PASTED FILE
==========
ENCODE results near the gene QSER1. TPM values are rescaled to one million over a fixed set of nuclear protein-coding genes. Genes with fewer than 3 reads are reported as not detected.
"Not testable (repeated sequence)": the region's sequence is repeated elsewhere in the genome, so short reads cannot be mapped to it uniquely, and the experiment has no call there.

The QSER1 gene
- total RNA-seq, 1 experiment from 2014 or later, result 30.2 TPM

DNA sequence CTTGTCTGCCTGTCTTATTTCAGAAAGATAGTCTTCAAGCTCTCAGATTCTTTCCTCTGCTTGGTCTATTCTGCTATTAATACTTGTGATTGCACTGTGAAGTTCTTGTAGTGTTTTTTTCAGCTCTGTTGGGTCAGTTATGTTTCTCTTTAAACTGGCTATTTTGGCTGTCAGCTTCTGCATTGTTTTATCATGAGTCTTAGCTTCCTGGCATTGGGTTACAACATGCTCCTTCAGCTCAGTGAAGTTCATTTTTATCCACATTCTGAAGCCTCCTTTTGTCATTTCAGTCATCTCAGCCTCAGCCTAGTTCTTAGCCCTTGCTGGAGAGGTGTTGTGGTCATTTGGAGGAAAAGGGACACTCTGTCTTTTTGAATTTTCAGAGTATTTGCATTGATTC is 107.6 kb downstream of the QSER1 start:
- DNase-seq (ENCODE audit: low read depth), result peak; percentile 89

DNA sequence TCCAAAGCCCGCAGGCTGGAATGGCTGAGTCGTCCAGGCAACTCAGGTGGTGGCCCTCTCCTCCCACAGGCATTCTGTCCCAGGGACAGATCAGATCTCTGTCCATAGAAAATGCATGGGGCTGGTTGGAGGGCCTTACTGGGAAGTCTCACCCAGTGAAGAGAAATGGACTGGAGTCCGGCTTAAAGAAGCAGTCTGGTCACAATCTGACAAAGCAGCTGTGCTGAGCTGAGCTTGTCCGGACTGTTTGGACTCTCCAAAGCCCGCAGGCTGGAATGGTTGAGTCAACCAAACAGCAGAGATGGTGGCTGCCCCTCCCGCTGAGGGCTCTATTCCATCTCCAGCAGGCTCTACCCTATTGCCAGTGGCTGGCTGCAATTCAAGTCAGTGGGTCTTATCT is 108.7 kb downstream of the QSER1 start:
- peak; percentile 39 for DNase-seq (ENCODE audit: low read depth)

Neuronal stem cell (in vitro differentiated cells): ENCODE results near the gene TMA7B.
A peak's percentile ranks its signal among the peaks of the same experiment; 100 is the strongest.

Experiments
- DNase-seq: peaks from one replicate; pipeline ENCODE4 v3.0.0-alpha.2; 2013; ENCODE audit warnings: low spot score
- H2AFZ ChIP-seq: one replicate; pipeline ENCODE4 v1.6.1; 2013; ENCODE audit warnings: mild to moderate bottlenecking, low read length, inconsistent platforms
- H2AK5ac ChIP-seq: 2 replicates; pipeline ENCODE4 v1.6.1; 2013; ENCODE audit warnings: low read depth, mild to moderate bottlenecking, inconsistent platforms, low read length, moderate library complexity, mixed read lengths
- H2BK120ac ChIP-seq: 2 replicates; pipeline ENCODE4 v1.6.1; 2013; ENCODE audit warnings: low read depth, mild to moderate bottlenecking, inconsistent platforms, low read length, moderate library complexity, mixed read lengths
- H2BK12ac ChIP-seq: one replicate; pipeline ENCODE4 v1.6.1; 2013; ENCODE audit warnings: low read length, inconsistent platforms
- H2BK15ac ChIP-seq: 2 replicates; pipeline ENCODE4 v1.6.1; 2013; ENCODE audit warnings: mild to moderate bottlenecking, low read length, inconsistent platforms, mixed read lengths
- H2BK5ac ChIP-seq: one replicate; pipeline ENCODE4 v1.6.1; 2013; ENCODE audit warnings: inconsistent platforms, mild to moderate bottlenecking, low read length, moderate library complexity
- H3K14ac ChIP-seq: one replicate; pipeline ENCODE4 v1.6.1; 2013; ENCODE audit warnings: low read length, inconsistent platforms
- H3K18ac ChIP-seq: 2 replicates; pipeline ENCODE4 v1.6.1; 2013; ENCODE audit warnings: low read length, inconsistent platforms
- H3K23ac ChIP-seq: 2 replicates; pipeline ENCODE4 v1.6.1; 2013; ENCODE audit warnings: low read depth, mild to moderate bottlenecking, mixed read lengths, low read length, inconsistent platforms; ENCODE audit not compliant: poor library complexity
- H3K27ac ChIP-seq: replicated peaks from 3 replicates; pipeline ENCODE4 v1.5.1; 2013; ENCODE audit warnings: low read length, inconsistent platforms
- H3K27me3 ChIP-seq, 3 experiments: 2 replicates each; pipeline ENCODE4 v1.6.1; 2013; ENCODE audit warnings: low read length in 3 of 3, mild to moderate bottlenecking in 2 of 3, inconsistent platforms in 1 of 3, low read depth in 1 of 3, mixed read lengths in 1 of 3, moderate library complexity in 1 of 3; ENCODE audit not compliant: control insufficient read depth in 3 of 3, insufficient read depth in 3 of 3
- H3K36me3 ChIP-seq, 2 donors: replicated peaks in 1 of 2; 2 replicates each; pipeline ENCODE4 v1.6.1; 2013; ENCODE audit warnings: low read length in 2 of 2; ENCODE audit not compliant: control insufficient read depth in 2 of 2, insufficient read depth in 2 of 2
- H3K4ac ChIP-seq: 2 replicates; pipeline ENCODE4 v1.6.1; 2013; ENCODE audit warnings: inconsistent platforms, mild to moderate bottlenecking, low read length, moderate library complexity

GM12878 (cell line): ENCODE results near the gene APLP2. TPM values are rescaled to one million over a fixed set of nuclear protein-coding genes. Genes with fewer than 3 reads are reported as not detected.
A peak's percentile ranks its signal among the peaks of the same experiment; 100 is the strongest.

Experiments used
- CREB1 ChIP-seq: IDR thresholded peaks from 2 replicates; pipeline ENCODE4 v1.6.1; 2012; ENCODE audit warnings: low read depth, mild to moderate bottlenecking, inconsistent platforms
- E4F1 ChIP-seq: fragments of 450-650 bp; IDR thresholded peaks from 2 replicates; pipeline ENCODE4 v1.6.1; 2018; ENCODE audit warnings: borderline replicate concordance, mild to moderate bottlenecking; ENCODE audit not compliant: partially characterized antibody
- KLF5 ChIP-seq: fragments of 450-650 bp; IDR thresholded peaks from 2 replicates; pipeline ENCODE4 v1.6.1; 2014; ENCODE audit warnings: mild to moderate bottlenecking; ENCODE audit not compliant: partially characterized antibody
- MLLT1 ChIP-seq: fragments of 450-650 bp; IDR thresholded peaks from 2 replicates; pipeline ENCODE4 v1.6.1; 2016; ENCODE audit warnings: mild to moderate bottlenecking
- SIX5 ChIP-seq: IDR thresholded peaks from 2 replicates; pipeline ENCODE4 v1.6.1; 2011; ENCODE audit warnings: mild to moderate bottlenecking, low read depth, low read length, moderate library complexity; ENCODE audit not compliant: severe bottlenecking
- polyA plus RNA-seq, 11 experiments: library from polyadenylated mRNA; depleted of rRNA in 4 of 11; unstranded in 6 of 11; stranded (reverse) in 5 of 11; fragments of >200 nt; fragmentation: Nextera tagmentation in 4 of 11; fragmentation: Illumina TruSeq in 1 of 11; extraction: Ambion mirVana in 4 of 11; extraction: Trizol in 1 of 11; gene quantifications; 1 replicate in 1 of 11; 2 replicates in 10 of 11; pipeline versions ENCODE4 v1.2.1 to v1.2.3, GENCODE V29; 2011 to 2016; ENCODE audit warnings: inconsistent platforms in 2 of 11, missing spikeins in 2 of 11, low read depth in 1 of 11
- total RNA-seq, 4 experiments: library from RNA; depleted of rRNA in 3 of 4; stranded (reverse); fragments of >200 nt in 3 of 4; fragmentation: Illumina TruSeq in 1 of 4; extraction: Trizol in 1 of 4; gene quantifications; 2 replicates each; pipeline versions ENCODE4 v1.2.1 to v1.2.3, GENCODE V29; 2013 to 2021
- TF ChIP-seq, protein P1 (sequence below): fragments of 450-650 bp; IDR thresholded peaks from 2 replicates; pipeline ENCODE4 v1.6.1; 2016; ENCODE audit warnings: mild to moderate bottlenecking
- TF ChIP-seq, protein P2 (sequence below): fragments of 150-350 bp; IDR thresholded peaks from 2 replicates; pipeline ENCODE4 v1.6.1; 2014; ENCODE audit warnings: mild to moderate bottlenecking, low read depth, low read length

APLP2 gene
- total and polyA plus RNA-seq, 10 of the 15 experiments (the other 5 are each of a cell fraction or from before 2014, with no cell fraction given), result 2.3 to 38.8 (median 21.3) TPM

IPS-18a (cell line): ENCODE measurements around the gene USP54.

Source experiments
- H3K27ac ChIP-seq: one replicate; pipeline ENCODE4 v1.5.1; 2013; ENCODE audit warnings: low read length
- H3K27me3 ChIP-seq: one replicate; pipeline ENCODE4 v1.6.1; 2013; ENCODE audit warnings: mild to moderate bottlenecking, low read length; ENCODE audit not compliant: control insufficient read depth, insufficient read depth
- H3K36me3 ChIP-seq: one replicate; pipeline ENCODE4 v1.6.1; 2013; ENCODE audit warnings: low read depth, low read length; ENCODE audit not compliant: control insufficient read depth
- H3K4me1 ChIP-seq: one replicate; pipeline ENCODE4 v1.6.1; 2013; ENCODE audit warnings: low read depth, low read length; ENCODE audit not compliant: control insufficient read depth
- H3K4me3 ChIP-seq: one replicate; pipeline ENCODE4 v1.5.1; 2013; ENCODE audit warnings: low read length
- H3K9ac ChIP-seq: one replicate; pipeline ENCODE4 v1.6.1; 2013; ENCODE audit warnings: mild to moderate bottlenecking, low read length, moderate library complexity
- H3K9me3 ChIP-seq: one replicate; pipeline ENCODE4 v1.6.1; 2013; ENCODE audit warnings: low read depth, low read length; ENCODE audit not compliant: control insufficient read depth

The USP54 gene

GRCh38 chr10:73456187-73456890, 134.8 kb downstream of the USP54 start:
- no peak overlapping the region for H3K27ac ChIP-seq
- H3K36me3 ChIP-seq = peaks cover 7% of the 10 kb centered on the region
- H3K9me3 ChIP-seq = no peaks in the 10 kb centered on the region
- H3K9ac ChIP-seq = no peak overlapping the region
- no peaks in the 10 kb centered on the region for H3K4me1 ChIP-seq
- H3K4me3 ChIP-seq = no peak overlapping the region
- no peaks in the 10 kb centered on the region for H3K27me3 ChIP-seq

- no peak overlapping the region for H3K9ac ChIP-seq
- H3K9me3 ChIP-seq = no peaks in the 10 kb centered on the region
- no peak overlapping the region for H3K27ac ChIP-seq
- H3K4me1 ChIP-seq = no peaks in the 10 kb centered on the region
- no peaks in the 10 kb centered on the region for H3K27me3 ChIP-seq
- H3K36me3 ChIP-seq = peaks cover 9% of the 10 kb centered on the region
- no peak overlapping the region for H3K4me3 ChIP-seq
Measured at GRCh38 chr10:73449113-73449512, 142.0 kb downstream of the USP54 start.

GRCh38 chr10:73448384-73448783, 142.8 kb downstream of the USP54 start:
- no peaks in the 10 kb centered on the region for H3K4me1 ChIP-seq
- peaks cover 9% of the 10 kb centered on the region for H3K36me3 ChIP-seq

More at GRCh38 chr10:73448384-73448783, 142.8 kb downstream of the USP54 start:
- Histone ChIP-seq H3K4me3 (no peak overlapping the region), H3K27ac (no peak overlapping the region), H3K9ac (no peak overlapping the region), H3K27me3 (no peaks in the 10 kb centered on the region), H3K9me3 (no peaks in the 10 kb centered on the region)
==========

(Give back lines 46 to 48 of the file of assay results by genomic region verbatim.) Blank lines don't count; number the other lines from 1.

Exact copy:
- H3K4me3 ChIP-seq: one replicate; pipeline ENCODE4 v1.5.1; 2013; ENCODE audit warnings: low read length
- H3K9ac ChIP-seq: one replicate; pipeline ENCODE4 v1.6.1; 2013; ENCODE audit warnings: mild to moderate bottlenecking, low read length, moderate library complexity
- H3K9me3 ChIP-seq: one replicate; pipeline ENCODE4 v1.6.1; 2013; ENCODE audit warnings: low read depth, low read length; ENCODE audit not compliant: control insufficient read depth